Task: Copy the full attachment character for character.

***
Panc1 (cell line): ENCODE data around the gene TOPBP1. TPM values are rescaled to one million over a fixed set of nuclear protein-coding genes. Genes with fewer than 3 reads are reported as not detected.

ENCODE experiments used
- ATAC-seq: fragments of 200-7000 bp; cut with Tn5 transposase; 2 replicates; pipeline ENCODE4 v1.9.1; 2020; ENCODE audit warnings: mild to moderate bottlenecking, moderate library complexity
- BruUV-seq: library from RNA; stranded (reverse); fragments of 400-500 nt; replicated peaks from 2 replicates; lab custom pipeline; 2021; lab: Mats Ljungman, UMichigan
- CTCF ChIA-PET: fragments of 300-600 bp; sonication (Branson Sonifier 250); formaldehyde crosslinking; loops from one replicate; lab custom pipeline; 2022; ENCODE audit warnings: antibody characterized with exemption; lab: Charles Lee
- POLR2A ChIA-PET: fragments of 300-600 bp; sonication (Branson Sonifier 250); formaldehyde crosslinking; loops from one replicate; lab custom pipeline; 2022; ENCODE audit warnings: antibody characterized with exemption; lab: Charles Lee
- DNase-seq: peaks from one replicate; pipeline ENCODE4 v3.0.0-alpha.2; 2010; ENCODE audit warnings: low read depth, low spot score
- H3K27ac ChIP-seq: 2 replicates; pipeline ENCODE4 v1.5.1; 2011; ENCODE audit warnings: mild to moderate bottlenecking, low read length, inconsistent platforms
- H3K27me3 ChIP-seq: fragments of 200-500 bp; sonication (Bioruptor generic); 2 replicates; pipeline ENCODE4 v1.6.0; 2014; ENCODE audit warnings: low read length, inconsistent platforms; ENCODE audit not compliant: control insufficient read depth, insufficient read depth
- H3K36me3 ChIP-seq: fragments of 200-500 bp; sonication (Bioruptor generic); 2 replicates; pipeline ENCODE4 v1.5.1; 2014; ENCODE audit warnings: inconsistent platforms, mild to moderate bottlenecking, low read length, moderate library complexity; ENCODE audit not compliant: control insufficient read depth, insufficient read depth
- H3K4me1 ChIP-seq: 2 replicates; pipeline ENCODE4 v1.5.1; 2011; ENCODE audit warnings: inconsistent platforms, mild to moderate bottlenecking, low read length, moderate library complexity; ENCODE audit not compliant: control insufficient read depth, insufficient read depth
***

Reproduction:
Panc1 (cell line): ENCODE data around the gene TOPBP1. TPM values are rescaled to one million over a fixed set of nuclear protein-coding genes. Genes with fewer than 3 reads are reported as not detected.

ENCODE experiments used
- ATAC-seq: fragments of 200-7000 bp; cut with Tn5 transposase; 2 replicates; pipeline ENCODE4 v1.9.1; 2020; ENCODE audit warnings: mild to moderate bottlenecking, moderate library complexity
- BruUV-seq: library from RNA; stranded (reverse); fragments of 400-500 nt; replicated peaks from 2 replicates; lab custom pipeline; 2021; lab: Mats Ljungman, UMichigan
- CTCF ChIA-PET: fragments of 300-600 bp; sonication (Branson Sonifier 250); formaldehyde crosslinking; loops from one replicate; lab custom pipeline; 2022; ENCODE audit warnings: antibody characterized with exemption; lab: Charles Lee
- POLR2A ChIA-PET: fragments of 300-600 bp; sonication (Branson Sonifier 250); formaldehyde crosslinking; loops from one replicate; lab custom pipeline; 2022; ENCODE audit warnings: antibody characterized with exemption; lab: Charles Lee
- DNase-seq: peaks from one replicate; pipeline ENCODE4 v3.0.0-alpha.2; 2010; ENCODE audit warnings: low read depth, low spot score
- H3K27ac ChIP-seq: 2 replicates; pipeline ENCODE4 v1.5.1; 2011; ENCODE audit warnings: mild to moderate bottlenecking, low read length, inconsistent platforms
- H3K27me3 ChIP-seq: fragments of 200-500 bp; sonication (Bioruptor generic); 2 replicates; pipeline ENCODE4 v1.6.0; 2014; ENCODE audit warnings: low read length, inconsistent platforms; ENCODE audit not compliant: control insufficient read depth, insufficient read depth
- H3K36me3 ChIP-seq: fragments of 200-500 bp; sonication (Bioruptor generic); 2 replicates; pipeline ENCODE4 v1.5.1; 2014; ENCODE audit warnings: inconsistent platforms, mild to moderate bottlenecking, low read length, moderate library complexity; ENCODE audit not compliant: control insufficient read depth, insufficient read depth
- H3K4me1 ChIP-seq: 2 replicates; pipeline ENCODE4 v1.5.1; 2011; ENCODE audit warnings: inconsistent platforms, mild to moderate bottlenecking, low read length, moderate library complexity; ENCODE audit not compliant: control insufficient read depth, insufficient read depth